It also mentioned that I found average economy of about 38mpg something of a disappointment. So it came as a pleasant surprise to discover that only days after the report was published, the Tino's 2.2-litre unit was going further on each gallon of fuel. And by the time the mileage had topped 4,000, it was returning on the better side of 40mpg regularly.
Coupled with the fact that the car seems to be running better the more it is used, this top version of the Japanese company's compact MPV is now proving to be as thrifty as it is comfortable, particularly on long-haul use.
A recent house move has also shown the Tino to be as practical as more recently- designed competitors into the bargain. Because its three rear seats are easy to remove, the car can be converted into a van in a short space of time.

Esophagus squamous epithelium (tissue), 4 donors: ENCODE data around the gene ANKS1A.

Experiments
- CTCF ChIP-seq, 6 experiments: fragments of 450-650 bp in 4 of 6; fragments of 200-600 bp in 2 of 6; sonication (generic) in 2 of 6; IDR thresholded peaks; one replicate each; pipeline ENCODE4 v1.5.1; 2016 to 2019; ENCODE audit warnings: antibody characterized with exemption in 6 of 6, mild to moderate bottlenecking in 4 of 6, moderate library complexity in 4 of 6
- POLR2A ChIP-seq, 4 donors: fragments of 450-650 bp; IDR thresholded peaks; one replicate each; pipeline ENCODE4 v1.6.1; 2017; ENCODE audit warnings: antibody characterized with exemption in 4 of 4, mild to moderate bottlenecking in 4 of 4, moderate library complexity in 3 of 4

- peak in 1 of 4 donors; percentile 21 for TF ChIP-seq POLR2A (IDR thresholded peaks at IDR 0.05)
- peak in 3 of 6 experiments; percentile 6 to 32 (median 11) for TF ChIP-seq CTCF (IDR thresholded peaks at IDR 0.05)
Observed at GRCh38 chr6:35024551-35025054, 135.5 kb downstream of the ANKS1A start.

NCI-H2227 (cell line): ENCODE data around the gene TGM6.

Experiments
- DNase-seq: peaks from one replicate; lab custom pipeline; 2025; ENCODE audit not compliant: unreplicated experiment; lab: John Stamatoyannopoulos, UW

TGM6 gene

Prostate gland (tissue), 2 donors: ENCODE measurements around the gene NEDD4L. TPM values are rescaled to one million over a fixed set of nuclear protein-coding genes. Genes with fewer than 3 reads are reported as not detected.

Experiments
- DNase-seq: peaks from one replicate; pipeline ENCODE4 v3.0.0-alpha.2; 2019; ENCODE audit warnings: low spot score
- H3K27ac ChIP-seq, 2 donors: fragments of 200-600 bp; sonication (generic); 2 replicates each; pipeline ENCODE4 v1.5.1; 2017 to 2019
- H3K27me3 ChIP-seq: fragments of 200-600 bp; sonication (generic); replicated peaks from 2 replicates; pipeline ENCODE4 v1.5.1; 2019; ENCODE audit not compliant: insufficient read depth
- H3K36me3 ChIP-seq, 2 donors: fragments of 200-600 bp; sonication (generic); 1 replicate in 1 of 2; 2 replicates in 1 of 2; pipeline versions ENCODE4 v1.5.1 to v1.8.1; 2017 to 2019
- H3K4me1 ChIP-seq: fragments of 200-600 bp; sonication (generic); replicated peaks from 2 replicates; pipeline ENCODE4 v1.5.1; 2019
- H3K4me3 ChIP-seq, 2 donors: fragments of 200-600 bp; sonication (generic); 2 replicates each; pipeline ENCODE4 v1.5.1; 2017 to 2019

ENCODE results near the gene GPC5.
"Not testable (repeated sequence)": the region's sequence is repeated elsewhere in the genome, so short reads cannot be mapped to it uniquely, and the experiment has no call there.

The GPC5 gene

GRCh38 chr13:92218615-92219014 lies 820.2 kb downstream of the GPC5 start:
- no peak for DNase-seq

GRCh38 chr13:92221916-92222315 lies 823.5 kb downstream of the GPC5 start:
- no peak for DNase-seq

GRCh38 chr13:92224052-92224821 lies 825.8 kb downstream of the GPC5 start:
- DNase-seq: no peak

Despite being of robust design and having mechanisms that allow them to be folded or reclined, the seats do not feel over-heavy and are easier to replace than in some rivals.
With the seats back in place the Tino also manages to provide 440 litres of space for regular luggage – sufficient to cope with holiday suitcases and hand baggage for four. Given that this is a compact MPV, it was interesting that no-one complained of lack of room on the way to the airport.
Company car tax bill 2003/04 (22% tax-payer): £73 per month